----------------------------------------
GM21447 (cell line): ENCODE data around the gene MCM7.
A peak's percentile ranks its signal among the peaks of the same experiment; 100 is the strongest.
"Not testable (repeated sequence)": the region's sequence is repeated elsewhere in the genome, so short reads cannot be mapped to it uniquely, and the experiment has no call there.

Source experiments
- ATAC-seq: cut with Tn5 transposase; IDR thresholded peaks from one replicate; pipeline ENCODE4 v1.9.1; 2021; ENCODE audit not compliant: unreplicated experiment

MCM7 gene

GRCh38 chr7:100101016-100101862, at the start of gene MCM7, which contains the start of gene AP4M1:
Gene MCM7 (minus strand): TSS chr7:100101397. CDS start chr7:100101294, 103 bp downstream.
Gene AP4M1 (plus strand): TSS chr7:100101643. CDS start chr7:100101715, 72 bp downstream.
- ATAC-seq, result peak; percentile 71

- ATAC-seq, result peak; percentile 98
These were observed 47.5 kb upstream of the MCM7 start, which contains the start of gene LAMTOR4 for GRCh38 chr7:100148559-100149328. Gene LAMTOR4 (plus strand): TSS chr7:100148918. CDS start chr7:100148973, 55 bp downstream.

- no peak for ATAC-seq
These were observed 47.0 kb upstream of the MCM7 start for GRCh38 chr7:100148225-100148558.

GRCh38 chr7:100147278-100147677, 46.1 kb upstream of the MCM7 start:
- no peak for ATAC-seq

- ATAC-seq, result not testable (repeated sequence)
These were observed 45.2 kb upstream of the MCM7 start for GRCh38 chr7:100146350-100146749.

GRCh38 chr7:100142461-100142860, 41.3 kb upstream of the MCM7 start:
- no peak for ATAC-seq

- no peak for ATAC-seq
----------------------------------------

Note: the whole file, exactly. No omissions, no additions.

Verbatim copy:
GM21447 (cell line): ENCODE data around the gene MCM7.
A peak's percentile ranks its signal among the peaks of the same experiment; 100 is the strongest.
"Not testable (repeated sequence)": the region's sequence is repeated elsewhere in the genome, so short reads cannot be mapped to it uniquely, and the experiment has no call there.

Source experiments
- ATAC-seq: cut with Tn5 transposase; IDR thresholded peaks from one replicate; pipeline ENCODE4 v1.9.1; 2021; ENCODE audit not compliant: unreplicated experiment

MCM7 gene

GRCh38 chr7:100101016-100101862, at the start of gene MCM7, which contains the start of gene AP4M1:
Gene MCM7 (minus strand): TSS chr7:100101397. CDS start chr7:100101294, 103 bp downstream.
Gene AP4M1 (plus strand): TSS chr7:100101643. CDS start chr7:100101715, 72 bp downstream.
- ATAC-seq, result peak; percentile 71

- ATAC-seq, result peak; percentile 98
These were observed 47.5 kb upstream of the MCM7 start, which contains the start of gene LAMTOR4 for GRCh38 chr7:100148559-100149328. Gene LAMTOR4 (plus strand): TSS chr7:100148918. CDS start chr7:100148973, 55 bp downstream.

- no peak for ATAC-seq
These were observed 47.0 kb upstream of the MCM7 start for GRCh38 chr7:100148225-100148558.

GRCh38 chr7:100147278-100147677, 46.1 kb upstream of the MCM7 start:
- no peak for ATAC-seq

- ATAC-seq, result not testable (repeated sequence)
These were observed 45.2 kb upstream of the MCM7 start for GRCh38 chr7:100146350-100146749.

GRCh38 chr7:100142461-100142860, 41.3 kb upstream of the MCM7 start:
- no peak for ATAC-seq

- no peak for ATAC-seq